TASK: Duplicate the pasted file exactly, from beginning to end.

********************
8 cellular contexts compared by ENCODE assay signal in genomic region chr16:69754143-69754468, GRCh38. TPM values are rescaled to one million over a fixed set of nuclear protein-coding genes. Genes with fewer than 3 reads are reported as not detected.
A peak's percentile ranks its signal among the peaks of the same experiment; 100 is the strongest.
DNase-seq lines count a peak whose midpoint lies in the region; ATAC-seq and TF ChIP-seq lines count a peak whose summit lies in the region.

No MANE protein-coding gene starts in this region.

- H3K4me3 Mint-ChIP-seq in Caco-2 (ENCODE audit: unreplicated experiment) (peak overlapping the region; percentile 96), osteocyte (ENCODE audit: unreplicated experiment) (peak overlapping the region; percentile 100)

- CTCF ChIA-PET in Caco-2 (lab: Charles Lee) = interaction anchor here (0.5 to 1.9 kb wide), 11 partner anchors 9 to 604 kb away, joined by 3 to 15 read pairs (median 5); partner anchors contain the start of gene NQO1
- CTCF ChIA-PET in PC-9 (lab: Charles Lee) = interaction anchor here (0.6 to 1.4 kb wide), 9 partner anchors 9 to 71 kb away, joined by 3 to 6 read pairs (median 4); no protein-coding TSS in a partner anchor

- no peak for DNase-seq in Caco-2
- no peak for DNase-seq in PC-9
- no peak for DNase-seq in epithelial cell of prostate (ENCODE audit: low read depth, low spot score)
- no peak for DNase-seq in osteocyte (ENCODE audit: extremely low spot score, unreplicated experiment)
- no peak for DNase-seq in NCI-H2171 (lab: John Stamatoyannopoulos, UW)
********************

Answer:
8 cellular contexts compared by ENCODE assay signal in genomic region chr16:69754143-69754468, GRCh38. TPM values are rescaled to one million over a fixed set of nuclear protein-coding genes. Genes with fewer than 3 reads are reported as not detected.
A peak's percentile ranks its signal among the peaks of the same experiment; 100 is the strongest.
DNase-seq lines count a peak whose midpoint lies in the region; ATAC-seq and TF ChIP-seq lines count a peak whose summit lies in the region.

No MANE protein-coding gene starts in this region.

- H3K4me3 Mint-ChIP-seq in Caco-2 (ENCODE audit: unreplicated experiment) (peak overlapping the region; percentile 96), osteocyte (ENCODE audit: unreplicated experiment) (peak overlapping the region; percentile 100)

- CTCF ChIA-PET in Caco-2 (lab: Charles Lee) = interaction anchor here (0.5 to 1.9 kb wide), 11 partner anchors 9 to 604 kb away, joined by 3 to 15 read pairs (median 5); partner anchors contain the start of gene NQO1
- CTCF ChIA-PET in PC-9 (lab: Charles Lee) = interaction anchor here (0.6 to 1.4 kb wide), 9 partner anchors 9 to 71 kb away, joined by 3 to 6 read pairs (median 4); no protein-coding TSS in a partner anchor

- no peak for DNase-seq in Caco-2
- no peak for DNase-seq in PC-9
- no peak for DNase-seq in epithelial cell of prostate (ENCODE audit: low read depth, low spot score)
- no peak for DNase-seq in osteocyte (ENCODE audit: extremely low spot score, unreplicated experiment)
- no peak for DNase-seq in NCI-H2171 (lab: John Stamatoyannopoulos, UW)